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That Vs. Which

What’s the difference between that and which?

That and which are used in very similar ways (especially to introduce clauses that refer back to an earlier part), but there is often a key difference.

Before we get into the grammar, let’s take a look at two similar sentences, one using that and one using which.

I wrote about my favorite movie that was released in 1994. 

I wrote about my favorite movie, which was released in 1994. 

Both sentences are about a movie. But there’s a difference in what’s being communicated.

In the first sentence (the one using that), the speaker is indicating that the movie they wrote about is their favorite movie released in 1994—not necessarily their favorite movie in general.

In the second sentence (the one using which), the speaker is saying that the movie is their favorite in general, while also mentioning that it was released in 1994. In this sentence, you could take away the part that starts with which and the sentence would retain the same basic meaning.

But that’s not true of the first sentence—taking away that was released in 1994 would alter the meaning of the sentence.

That’s because that was released in 1994 is what’s called a restrictive clause, which is a part of a sentence that provides essential information about the part before it. A restrictive clause can’t be removed without changing the essential meaning of the sentence.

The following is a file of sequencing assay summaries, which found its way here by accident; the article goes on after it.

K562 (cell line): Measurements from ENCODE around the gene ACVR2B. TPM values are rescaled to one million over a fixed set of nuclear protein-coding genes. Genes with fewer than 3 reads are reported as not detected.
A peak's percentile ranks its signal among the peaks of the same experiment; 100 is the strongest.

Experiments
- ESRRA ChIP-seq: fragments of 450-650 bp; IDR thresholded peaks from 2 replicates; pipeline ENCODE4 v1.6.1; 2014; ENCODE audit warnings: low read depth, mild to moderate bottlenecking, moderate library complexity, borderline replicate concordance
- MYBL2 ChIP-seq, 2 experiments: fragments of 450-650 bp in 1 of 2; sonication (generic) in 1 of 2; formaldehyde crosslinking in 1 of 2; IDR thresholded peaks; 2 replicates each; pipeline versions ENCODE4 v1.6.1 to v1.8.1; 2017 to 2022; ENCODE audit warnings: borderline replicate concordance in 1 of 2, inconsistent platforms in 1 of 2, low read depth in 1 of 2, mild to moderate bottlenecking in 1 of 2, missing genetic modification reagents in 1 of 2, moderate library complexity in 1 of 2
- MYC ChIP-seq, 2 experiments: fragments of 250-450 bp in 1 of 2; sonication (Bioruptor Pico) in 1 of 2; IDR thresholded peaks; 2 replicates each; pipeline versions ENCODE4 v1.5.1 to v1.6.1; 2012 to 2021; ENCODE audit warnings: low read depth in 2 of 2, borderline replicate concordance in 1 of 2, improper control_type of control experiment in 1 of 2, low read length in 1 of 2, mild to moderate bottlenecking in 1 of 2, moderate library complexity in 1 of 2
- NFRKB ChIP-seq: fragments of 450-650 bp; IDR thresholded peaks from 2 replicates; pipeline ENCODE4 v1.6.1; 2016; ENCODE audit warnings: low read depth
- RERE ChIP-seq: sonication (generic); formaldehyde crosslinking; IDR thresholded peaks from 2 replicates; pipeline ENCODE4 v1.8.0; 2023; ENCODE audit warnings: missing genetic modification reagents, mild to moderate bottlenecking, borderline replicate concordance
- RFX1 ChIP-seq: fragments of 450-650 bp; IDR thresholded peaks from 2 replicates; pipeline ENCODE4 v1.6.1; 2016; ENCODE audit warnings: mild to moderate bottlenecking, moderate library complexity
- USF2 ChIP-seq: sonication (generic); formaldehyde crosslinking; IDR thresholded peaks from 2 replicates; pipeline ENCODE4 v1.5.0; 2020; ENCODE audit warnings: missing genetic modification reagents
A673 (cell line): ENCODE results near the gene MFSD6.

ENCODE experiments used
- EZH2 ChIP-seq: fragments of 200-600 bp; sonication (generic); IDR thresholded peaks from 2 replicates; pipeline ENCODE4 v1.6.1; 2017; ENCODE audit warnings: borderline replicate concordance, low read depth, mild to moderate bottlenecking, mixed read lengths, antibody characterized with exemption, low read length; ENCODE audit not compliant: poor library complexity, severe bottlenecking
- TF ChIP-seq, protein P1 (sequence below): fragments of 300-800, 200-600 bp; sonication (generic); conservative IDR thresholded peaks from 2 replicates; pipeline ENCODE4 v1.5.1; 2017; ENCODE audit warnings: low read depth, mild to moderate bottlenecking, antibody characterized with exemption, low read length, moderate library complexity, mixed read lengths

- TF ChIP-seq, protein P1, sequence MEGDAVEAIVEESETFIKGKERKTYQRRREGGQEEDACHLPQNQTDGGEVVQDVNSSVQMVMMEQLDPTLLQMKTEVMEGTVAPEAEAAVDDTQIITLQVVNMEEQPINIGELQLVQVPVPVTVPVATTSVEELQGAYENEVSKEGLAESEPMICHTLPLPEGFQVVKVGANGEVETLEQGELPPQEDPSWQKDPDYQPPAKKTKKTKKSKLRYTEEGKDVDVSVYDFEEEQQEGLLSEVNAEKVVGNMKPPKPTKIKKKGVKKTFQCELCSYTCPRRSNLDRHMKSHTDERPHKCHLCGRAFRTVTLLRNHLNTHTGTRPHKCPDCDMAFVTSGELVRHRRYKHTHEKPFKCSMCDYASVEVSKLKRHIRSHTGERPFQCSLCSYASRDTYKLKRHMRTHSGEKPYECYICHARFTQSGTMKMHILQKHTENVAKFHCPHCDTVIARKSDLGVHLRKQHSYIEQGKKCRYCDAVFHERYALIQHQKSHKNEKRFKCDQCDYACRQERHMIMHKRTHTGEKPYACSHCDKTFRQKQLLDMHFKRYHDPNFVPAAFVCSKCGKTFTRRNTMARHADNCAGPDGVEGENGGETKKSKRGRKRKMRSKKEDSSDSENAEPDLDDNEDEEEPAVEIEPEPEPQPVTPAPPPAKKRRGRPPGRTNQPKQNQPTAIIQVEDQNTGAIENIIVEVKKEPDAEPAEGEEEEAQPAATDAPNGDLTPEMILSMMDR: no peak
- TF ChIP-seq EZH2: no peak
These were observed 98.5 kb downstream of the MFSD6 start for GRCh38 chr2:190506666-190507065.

The second sentence (the one using which), ends in a nonrestrictive clause, which provides nonessential information—information that can be removed without altering the main message of the sentence. Usually, nonrestrictive clauses are marked off by commas (or em dashes). Think of a nonrestrictive clause as an aside—additional information mentioned along the way.

This grammatical distinction between that and which is largely used in formal American English. In informal speech, it is very common to use that and which interchangeably. And sometimes the difference in what they convey is very subtle or practically nonexistent.

Still, when used in clauses like the ones in our examples, which is usually preceded by a comma, but that is not.

Want to learn more? Read the full breakdown of the difference between that and which.

Quiz yourself on that vs. which!

Should that or which be used in the following sentence?

The cat ____ I saw yesterday has come back.

Definitions and idiom definitions from Unabridged, based on the Random House Unabridged Dictionary, © Random House, Inc. 2023

Idioms from The American Heritage® Idioms Dictionary copyright © 2002, 2001, 1995 by Houghton Mifflin Harcourt Publishing Company. Published by Houghton Mifflin Harcourt Publishing Company.




Thasosthat ain't hay